Bonac Football Is Back

The spirit was there
Brandon Johnson racked up 100 yards rushing for the Bonackers in their first game in almost two years. Linebackers Axel Alanis and Mikey Perez had the most tackles. Craig Macnaughton

Considering that Saturday’s league-opener with Port Jefferson had been “the first football game that’s been played here in two years,” East Hampton High School’s coach, Joe McKee, told his charges he liked what he’d seen.

“We were right there, it could have gone either way,” McKee said Monday. Inexperience obviously hurt, but the mistakes — missed blocking assignments among them — he thinks can be corrected.

One thing for sure: The spirit was there. No one hung his head, and, despite the 24-6 loss, most of the crowd, estimated at around 200 at gametime, stayed to watch.

Jordan Johnson, who has moved back here from Hampton Bays, showed flashes of brilliance at quarterback, but he could not do it all. As shifty as he is, he often wound up at the bottom of a pile of Port Jeff defenders.

 At times, however, it seemed as if Jordan’s first cousin, Brandon, who gained 100 yards that day and got off booming punts, up to 60 yards, could do it all. But in the end, it takes a team, and Port Jefferson was a very good one, McKee told his charges in the postgame huddle.

The first quarter was scoreless. East Hampton had the ball with fourth down and six to go at the visitors’ 11 when the second began, but couldn’t get it in.

A second-down razzle-dazzle handoff at midfield yielded 20 yards for the Royals, and two plays later Port Jeff was in the end zone as the result of a 20-yard off-tackle run by Garret Hiz, the senior fullback.

The quarterback, Nick Caltagirone, then punched the ball in for 2 extra points.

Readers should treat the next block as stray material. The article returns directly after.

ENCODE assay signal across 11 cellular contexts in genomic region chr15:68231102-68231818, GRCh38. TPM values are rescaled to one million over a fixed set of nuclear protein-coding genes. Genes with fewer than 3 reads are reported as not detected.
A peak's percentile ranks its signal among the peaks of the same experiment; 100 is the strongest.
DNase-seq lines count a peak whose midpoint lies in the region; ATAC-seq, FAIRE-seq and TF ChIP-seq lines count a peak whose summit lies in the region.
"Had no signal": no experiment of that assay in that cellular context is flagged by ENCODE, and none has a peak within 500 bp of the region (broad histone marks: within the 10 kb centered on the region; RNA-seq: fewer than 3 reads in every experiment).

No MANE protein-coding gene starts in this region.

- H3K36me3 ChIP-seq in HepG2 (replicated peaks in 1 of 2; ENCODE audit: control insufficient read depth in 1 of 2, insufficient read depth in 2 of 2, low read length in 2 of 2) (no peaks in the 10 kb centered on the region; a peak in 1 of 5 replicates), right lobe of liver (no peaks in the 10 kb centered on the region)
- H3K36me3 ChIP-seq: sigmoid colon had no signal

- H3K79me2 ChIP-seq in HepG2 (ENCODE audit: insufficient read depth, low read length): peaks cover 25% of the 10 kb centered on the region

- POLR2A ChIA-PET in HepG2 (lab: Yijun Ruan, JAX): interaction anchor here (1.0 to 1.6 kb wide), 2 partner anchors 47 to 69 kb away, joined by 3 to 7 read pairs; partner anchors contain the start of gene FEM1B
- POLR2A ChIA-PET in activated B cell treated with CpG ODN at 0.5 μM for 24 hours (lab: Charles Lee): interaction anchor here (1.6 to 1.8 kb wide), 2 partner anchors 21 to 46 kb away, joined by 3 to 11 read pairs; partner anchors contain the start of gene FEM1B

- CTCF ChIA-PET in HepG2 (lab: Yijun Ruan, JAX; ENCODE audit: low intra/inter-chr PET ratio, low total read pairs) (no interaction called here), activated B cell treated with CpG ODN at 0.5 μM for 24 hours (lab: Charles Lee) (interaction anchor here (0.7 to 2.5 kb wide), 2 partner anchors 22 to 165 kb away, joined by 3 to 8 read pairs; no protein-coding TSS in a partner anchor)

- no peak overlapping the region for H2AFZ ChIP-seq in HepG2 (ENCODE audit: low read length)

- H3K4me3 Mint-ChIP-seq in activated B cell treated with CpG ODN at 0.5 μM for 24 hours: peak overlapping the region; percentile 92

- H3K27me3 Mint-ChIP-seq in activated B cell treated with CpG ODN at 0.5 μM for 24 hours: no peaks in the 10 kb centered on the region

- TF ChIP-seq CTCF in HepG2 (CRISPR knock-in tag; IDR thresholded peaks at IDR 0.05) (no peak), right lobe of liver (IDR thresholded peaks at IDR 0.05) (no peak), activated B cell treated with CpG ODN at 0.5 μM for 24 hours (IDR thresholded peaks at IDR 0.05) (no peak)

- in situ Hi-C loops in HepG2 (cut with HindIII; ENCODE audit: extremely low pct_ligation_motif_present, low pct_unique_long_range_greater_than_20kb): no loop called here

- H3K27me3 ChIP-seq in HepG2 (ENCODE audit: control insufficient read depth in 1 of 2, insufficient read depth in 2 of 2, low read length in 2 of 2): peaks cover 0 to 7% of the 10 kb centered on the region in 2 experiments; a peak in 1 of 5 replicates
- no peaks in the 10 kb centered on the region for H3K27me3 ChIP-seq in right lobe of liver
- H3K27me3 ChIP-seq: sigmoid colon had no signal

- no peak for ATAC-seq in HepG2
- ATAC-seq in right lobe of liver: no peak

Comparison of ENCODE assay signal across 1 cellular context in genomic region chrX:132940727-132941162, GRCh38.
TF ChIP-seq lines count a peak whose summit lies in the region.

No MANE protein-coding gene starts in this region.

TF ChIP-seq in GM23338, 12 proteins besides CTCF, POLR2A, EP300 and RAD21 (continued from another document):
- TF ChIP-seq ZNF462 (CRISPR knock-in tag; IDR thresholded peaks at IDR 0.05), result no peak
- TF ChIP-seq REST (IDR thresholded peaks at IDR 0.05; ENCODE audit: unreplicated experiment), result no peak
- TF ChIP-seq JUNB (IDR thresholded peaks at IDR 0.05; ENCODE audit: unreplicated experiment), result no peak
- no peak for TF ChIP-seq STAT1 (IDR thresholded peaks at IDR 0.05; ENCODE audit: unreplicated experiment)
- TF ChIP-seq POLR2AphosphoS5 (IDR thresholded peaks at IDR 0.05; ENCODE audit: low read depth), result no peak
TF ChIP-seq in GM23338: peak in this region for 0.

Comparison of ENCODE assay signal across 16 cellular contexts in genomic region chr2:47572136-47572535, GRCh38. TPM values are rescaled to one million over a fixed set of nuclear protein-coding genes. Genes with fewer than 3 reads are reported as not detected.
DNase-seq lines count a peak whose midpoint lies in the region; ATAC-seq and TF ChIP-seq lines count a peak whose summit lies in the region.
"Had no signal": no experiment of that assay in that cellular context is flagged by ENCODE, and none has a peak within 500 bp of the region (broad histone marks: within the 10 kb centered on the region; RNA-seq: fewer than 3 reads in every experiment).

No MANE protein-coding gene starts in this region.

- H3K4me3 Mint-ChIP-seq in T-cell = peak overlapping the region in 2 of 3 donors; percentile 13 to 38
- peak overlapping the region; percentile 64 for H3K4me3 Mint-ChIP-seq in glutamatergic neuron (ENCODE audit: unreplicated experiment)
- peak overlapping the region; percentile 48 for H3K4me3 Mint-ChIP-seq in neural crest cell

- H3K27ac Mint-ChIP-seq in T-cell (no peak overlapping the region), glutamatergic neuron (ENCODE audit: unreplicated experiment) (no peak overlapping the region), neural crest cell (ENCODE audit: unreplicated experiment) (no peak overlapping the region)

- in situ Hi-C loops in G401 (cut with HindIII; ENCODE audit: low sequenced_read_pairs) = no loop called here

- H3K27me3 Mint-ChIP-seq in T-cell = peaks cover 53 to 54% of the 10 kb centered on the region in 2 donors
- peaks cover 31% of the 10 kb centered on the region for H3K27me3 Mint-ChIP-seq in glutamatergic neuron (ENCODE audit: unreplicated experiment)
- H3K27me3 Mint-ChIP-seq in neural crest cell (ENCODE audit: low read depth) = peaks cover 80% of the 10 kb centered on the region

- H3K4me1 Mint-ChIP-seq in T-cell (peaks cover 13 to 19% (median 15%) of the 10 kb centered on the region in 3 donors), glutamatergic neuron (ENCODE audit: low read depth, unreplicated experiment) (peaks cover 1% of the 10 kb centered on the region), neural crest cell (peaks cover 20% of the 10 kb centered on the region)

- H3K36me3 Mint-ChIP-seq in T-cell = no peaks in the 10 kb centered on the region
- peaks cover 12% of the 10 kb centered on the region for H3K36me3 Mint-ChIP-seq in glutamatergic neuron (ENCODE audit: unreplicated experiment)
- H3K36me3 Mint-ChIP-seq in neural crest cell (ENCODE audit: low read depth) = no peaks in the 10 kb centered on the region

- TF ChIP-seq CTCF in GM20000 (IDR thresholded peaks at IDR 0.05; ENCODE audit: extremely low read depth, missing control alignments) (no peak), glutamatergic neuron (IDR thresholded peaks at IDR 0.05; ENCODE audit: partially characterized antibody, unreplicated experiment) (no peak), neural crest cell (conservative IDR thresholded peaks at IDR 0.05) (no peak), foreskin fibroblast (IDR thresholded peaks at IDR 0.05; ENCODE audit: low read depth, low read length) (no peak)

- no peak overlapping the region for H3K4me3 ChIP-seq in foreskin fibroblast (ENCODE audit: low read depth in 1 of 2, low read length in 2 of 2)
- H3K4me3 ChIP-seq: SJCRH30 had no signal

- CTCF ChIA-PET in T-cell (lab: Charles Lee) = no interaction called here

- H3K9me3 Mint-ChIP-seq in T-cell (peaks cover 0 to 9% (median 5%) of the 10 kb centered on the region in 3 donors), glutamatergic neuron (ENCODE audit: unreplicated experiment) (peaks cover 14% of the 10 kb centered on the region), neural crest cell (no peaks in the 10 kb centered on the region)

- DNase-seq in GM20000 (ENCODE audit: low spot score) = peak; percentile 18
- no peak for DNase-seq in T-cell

The visitors were to score once more before the half, Hiz capping a 59-yard, six-play drive with a 5-yard plunge, followed by Michael DiCalogero’s 2-point conversion.

A little more than a minute remained until the break. Jordan Johnson returned the ensuing kickoff to midfield, though incomplete passes and penalties resulted in the Bonackers having to punt from their 25 as the clock ran out.

Among the spectators was Dick Cooney, East Hampton’s former athletic director and varsity football coach, who in retirement divides his time between Hampton Bays and Hawaii.

“I’m very impressed, especially considering that there was no football team last year,” he said when questioned as to what he thought. “I’ve seen a lot of good things, things to build on. The mistakes have mostly been the result of inexperience, things that can, and I’m sure will, be corrected by Joey and his staff.”

“They know the fundamentals, on the line and at the skill positions. They need more work, but, frankly, I didn’t expect, because of the long lapse in the program, that they’d be as good as they are.”

Before he left to catch a train back to Hampton Bays, just before the third quarter began, Cooney said to Burke Gonzalez, East Hampton’s center, “You guys can do it.”

“I know, I know,” said Gonzalez.

East Hampton then proceeded, thanks largely to Brandon Johnson’s formidable ball-carrying, to drive following the visitors’ kickoff from the 40 down to a first-and-goal at the 8.

Axel Alanis bulled his way to the 5, but that was as far as the Bonackers were to get. Jordan Johnson was dropped for a 10-yard loss on the next play (he argued for a facemask call, to no avail). And two plays later, East Hampton’s quarterback was overtaken by five Port Jeff defenders at the 25.

The visitors made it 24-0 in the early minutes of the fourth, as the result of a 19-yard reception by Brian Mark, the tight end, and another conversion run by DiCalogero.

With Jordan Johnson having been replaced by Ty Olszewski, Bonac, which benefited initially from a fumbled punt at the visitors’ 20, got on the scoreboard with 2:51 remaining, thanks to a 1-yard plunge by Alanis that capped a five-play drive.

“You guys battled, you never quit,” McKee told his players afterward. “Life is a battle, that’s what football teaches you. . . . You should be proud — you’ve brought football back to East Hampton.”

This Saturday’s opponent, Wyandanch, which is coached by Dwight Singleton, who lives in Sag Harbor, will be dangerous, McKee said. “They lost to the North Fork team 16-12 on Friday, but the only difference was that they couldn’t convert their scores and Greenport-Southold-Mattituck did. Dwight’s done a good job with Wyandanch. They’ve got a lot of speed — they can break it at any time.”

East Hampton’s junior varsity lost 32-14 at Port Jefferson earlier on Saturday. “We need better blocking,” said the jayvee’s coach, Mike Ritsi, “though we were able to move the ball.”